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Jar With a Twist
Jar With a Twist
Jar With a Twist image demonstrating product possibilities
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Jar With a Twist Video
Is there anything more annoying in life than “peanut butter knuckle”? With the help of 3D printing we can eradicate this first world problem. The peanut butter knuckle phenomenon comes when one is attempting to scoop the remainder out of the jar only to get the viscous substance all over you knuckles.
3D printing is often heralded for its ability to rapidly manufacture prototypes, a designer no longer has to wait months to test out their product, they can simply get their design to a printer and have a prototype in hours, making adjustments on the fly. This is exactly how Jar with a Twist (JWAT) came about.
You may have seen the Jar With a Twist on countless television spots and websites like the Huffington Post and Gizmodo, the jar is said to revolutionise the inefficient and wasteful peanut butter/condiment jar.
It works by twisting the base upwards thus pushing all of the contained condiments upwards and to the surface so you’re not digging into the jar to get the last of the condiment out. The design not only allows the consumer to achieve 100% peanut butter completion but also keeps the condiment fresher longer. Because the condiment is pushed to the top there is less air circulating than in traditional jars the contents taste as fresh as they did when they were first opened.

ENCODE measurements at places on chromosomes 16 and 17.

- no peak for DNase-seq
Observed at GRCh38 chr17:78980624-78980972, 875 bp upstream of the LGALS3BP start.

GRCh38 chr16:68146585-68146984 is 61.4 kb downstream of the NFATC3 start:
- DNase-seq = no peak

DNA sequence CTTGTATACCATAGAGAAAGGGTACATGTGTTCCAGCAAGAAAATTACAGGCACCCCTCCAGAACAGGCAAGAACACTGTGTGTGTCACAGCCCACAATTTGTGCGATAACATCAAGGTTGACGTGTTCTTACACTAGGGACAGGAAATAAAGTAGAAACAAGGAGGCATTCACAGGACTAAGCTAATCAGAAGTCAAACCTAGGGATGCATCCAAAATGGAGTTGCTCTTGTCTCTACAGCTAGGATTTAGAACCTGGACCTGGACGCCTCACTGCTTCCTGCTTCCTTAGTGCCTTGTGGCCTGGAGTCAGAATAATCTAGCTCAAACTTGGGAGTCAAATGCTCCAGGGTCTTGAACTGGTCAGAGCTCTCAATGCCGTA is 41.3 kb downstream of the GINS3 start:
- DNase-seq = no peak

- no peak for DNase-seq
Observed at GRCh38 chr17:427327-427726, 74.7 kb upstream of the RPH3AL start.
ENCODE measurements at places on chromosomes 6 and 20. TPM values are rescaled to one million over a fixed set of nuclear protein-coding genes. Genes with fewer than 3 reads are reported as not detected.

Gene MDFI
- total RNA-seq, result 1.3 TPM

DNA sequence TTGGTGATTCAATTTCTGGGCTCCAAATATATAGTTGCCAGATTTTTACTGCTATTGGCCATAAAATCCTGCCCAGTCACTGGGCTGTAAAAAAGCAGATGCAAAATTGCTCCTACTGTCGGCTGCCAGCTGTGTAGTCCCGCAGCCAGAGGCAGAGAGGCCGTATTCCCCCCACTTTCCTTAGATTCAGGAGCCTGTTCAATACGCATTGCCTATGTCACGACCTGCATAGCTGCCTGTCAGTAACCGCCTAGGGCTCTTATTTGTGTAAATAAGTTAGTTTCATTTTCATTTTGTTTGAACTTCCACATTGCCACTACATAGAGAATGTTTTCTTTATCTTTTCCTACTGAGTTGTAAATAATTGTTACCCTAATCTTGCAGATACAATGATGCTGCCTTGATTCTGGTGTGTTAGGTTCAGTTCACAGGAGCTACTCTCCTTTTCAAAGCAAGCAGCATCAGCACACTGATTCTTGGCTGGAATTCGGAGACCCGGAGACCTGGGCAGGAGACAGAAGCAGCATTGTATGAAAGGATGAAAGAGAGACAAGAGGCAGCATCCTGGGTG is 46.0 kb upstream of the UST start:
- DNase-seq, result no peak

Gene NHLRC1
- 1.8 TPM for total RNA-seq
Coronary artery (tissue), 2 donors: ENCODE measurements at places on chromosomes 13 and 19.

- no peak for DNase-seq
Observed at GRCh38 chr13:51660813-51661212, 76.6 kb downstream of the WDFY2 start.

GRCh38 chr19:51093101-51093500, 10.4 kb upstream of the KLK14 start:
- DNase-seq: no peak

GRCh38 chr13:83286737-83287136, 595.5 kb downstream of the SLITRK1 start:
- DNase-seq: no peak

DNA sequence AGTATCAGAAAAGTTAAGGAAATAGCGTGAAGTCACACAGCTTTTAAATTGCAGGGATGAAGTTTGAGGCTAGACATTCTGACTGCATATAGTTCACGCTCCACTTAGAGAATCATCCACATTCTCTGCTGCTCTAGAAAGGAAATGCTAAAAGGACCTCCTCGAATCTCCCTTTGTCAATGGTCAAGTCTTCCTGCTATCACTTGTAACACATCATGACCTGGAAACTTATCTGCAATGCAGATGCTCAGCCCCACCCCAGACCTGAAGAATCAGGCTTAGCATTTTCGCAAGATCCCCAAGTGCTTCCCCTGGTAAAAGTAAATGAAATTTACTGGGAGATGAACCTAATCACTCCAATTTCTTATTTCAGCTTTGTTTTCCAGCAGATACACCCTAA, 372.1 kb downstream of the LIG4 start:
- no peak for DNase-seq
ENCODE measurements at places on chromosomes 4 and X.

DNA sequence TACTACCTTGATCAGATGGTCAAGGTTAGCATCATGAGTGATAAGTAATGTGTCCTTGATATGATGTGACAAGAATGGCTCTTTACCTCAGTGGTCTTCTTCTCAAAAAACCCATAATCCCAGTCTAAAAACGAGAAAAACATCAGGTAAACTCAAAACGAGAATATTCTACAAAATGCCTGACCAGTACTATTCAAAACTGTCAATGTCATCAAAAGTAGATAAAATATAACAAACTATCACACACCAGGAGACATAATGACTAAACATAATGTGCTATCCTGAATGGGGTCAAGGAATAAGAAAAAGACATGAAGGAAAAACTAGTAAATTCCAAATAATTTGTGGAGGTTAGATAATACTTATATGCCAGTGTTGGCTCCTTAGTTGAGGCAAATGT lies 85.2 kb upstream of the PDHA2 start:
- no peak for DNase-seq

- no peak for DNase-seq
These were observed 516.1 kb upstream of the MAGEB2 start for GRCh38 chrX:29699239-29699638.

The prototypes for the jars you see on the video are 3D printed using a Dimension SST 1200es 3D printer at the creators’ college. However CTO Stephen Smith told Personalize that the final product will be made more traditionally “From the beginning, our jar has been designed for injection-moulding. While 3D printing has been great for producing prototypes, we realize we will need to produce large quantities of our jar at very small costs. 3D printing also has not hammered out printing in PET plastic yet, which would be the preferable food safe material.”
JWAT feel like they have enough interest in their product that they do not need to go down the crowd-funding route instead the team are concentrating on selling the licenses to bigger firms. Whereas current plastic jars cost 10 cents they say theirs could potentially only cost 3 cents more. Taking into account the lack of wastage and the biodegradability of the product we think they’re on to a winner.